The recent upsurge in the spread of African swine fever (ASF) throughout several regions of the world poses a direct threat to the majority of pig populations worldwide.
During the 87th OIE General Session, held from the 26 to 31 May 2019, a report on the global ASF situation was presented to the Assembly.
Throughout the second semester of 2018, 25 countries across Europe, Africa and Asia informed the OIE of outbreaks of African swine fever on their territory.
Given the gravity of the situation with no vaccine against the disease, and following the request of its Member Countries, the OIE is launching a global initiative for the control of ASF.
It will use the GF-TADs (Global Framework for the Progressive Control of Transboundary Animal Diseases) mechanism to develop, improve and harmonise partnerships and coordination at national, regional and international levels.
The objective is to control the disease, strengthen countries’ prevention and preparation efforts, and minimise the adverse effects on animal health, animal welfare and international trade.
Launched in 2004 by the OIE and FAO, GF-TADs aims to prevent, detect and control transboundary animal diseases, taking into account their regional dimensions. In Europe, regional groups of ASF experts have been in existence under the umbrella of this platform since 2014, and groups have recently been set up in Asia and the Americas.
In the upcoming months, the OIE will establish a work programme in collaboration with FAO, taking into consideration the regional initiatives that already exist.
In addition to the harmonised approach between countries, the transparency of new and evolving outbreaks is essential to a good understanding of the epidemiology of the disease and to its control and prevention. The OIE has reminded all its Member Countries of the importance of reporting the disease via the World Animal Health Information System (WAHIS), as this builds a complete picture of the disease situation. Between the 26 April and 9 May 2019, 1,322 outbreaks were ongoing and 157 new notifications of ASF were sent to the OIE via this platform. (Consult the latest OIE reports on the ASF situation worldwide.)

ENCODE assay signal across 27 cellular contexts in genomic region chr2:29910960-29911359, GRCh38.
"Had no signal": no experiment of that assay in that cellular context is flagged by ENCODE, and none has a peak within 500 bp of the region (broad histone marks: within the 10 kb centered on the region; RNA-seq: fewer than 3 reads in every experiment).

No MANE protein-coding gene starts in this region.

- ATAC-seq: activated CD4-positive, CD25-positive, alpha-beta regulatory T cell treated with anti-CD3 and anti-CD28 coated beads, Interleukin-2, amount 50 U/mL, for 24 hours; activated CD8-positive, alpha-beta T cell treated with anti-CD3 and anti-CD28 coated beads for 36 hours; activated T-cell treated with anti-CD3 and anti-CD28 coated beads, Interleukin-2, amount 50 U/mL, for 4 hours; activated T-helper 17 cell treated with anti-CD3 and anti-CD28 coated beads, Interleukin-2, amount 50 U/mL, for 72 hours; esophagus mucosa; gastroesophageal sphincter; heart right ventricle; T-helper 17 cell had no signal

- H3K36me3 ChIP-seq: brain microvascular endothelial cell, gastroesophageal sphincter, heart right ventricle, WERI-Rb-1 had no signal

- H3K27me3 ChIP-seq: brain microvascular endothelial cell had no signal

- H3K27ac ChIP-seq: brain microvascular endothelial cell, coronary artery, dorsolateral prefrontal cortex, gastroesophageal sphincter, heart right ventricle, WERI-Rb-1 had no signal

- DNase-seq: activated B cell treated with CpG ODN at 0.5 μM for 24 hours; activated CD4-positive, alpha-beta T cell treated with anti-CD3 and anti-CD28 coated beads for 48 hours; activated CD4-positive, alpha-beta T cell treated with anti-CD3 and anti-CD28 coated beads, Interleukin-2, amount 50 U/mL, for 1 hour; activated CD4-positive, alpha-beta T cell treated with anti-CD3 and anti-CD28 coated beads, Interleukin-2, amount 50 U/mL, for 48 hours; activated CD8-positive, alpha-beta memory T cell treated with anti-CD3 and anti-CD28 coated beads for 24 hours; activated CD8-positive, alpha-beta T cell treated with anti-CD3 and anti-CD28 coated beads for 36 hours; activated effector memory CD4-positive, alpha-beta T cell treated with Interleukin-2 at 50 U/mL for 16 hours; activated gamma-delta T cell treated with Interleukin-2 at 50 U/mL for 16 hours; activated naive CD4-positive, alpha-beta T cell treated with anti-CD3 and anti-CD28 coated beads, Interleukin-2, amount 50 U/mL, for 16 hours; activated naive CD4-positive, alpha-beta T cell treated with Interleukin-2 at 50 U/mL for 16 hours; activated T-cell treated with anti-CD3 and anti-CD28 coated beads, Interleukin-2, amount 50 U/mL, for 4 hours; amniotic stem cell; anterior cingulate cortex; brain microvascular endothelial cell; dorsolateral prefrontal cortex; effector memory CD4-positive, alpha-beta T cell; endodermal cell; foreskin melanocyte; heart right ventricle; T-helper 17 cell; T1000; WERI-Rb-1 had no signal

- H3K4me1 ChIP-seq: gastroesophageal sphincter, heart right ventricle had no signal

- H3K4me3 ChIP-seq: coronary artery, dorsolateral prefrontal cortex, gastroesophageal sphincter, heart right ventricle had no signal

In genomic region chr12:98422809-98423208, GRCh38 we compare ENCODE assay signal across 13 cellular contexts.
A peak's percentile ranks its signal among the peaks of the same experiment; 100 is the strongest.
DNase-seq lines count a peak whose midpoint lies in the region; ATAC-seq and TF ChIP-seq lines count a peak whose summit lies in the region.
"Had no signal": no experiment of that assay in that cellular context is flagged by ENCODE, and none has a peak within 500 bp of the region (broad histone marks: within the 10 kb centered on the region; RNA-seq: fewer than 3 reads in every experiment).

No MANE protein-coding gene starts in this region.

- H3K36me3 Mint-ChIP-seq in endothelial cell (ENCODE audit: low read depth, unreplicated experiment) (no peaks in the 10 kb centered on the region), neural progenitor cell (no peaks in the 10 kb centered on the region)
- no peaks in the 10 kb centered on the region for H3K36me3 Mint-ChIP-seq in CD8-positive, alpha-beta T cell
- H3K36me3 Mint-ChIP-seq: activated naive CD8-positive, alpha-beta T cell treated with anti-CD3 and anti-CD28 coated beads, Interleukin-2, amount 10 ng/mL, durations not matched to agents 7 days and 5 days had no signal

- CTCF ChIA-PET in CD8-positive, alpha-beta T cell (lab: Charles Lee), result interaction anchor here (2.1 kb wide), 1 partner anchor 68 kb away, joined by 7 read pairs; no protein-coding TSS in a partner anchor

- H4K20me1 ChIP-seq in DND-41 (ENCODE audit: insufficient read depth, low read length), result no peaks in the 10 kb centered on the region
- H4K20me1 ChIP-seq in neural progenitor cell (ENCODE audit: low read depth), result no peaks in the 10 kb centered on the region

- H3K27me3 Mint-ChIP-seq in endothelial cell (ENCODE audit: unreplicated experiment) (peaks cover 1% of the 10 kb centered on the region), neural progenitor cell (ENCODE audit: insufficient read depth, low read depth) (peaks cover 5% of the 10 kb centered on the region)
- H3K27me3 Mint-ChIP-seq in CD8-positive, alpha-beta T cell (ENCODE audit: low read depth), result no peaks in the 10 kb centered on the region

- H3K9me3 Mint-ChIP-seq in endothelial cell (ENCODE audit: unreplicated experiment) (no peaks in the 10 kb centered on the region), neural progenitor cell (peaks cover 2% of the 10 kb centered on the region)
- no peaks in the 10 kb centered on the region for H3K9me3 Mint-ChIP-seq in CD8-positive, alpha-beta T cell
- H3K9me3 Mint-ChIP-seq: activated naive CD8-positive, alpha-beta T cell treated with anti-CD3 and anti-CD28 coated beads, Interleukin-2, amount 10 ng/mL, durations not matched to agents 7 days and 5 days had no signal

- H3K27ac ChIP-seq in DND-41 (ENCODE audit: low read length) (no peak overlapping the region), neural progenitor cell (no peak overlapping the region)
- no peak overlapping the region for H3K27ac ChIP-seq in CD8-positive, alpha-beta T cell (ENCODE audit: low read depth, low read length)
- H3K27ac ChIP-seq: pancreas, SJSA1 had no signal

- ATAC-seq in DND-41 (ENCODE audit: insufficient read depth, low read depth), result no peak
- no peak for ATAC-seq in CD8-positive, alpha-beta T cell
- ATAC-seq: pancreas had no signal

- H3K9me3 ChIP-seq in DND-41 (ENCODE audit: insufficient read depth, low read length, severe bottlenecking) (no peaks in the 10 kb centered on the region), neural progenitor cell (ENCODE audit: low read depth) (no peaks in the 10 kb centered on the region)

Given the global socioeconomic repercussions of ASF, controlling the disease is a high priority for both affected countries and those free of the disease. It is for this reason that that the OIE calls on its Member Countries to ensure that they implement its standards and practices for the effective control of ASF, notably through the implementation of:
- Programmes for prevention, early detection and intervention, and compensation policies
- Biosecurity measures
- Pig traceability and movement controls
- Effective official monitoring
- Management of wild pig populations
- Slaughter of animals in accordance with animal welfare rules, and the safe disposal of contaminated animal products
- Improvement in collaboration between stakeholders and between countries
- Programmes of ongoing training and awareness raising
Because of its complex epidemiology, it isn’t possible to control ASF without a coordinated response from the different sectors involved. In addition to Veterinary Services, this includes customs and border control authorities, the pig production industry, universities, forestry management bodies, hunters’ associations, tourist organisations and animal transport organisations.
Clear and transparent communication is essential if all these actors are to fully understand their roles and responsibilities in the implementation of the measures required.
To this end, and to offer support to its Member Countries, the OIE launched the awareness campaign ‘ASF Kills Pigs’ at the beginning of 2019.
Initially developed in 5 languages (French, English, Spanish, Mandarin and Russian), this campaign has been very successful and it can be adapted for use in other languages at the request of countries. (Consult the available translations here).
Meeting the complex global challenges of this disease in both affected and disease-free countries requires all actors to be vigilant and to take action.
Although ASF poses no risk to human health, it is devastating for the economy of pig farms and for international trade, with repercussions for the livelihoods of farmers and for food safety.
Controlling the disease at global level would therefore contribute to the achievement of some of the Sustainable Development Goals, particularly Goal 1 (no poverty) and Goal 2 (zero hunger).